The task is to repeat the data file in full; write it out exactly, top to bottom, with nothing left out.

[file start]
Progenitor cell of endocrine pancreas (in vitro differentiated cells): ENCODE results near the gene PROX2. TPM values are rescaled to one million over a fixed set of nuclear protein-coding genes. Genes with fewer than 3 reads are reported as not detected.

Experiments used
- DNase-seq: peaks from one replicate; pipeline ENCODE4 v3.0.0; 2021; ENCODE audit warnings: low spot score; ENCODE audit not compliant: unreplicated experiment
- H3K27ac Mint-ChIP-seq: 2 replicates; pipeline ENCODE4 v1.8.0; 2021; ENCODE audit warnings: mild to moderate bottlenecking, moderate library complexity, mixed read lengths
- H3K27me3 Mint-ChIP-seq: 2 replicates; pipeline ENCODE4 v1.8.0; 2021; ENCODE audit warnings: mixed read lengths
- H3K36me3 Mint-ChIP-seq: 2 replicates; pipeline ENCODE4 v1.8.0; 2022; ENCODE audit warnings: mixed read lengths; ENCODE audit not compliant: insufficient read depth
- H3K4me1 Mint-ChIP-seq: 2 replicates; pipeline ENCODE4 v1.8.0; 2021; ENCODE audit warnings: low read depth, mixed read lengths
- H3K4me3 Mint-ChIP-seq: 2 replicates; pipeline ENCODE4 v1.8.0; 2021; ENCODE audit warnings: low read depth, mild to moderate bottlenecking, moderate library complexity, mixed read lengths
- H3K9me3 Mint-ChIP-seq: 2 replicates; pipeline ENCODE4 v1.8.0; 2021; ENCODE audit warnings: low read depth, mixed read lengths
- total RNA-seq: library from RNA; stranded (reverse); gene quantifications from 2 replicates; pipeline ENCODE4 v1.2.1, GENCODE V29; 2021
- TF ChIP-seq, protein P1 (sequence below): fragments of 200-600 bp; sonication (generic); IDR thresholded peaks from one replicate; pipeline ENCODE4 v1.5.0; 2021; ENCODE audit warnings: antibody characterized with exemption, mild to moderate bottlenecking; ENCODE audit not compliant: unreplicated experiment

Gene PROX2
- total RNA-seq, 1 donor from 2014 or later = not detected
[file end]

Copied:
Progenitor cell of endocrine pancreas (in vitro differentiated cells): ENCODE results near the gene PROX2. TPM values are rescaled to one million over a fixed set of nuclear protein-coding genes. Genes with fewer than 3 reads are reported as not detected.

Experiments used
- DNase-seq: peaks from one replicate; pipeline ENCODE4 v3.0.0; 2021; ENCODE audit warnings: low spot score; ENCODE audit not compliant: unreplicated experiment
- H3K27ac Mint-ChIP-seq: 2 replicates; pipeline ENCODE4 v1.8.0; 2021; ENCODE audit warnings: mild to moderate bottlenecking, moderate library complexity, mixed read lengths
- H3K27me3 Mint-ChIP-seq: 2 replicates; pipeline ENCODE4 v1.8.0; 2021; ENCODE audit warnings: mixed read lengths
- H3K36me3 Mint-ChIP-seq: 2 replicates; pipeline ENCODE4 v1.8.0; 2022; ENCODE audit warnings: mixed read lengths; ENCODE audit not compliant: insufficient read depth
- H3K4me1 Mint-ChIP-seq: 2 replicates; pipeline ENCODE4 v1.8.0; 2021; ENCODE audit warnings: low read depth, mixed read lengths
- H3K4me3 Mint-ChIP-seq: 2 replicates; pipeline ENCODE4 v1.8.0; 2021; ENCODE audit warnings: low read depth, mild to moderate bottlenecking, moderate library complexity, mixed read lengths
- H3K9me3 Mint-ChIP-seq: 2 replicates; pipeline ENCODE4 v1.8.0; 2021; ENCODE audit warnings: low read depth, mixed read lengths
- total RNA-seq: library from RNA; stranded (reverse); gene quantifications from 2 replicates; pipeline ENCODE4 v1.2.1, GENCODE V29; 2021
- TF ChIP-seq, protein P1 (sequence below): fragments of 200-600 bp; sonication (generic); IDR thresholded peaks from one replicate; pipeline ENCODE4 v1.5.0; 2021; ENCODE audit warnings: antibody characterized with exemption, mild to moderate bottlenecking; ENCODE audit not compliant: unreplicated experiment

Gene PROX2
- total RNA-seq, 1 donor from 2014 or later = not detected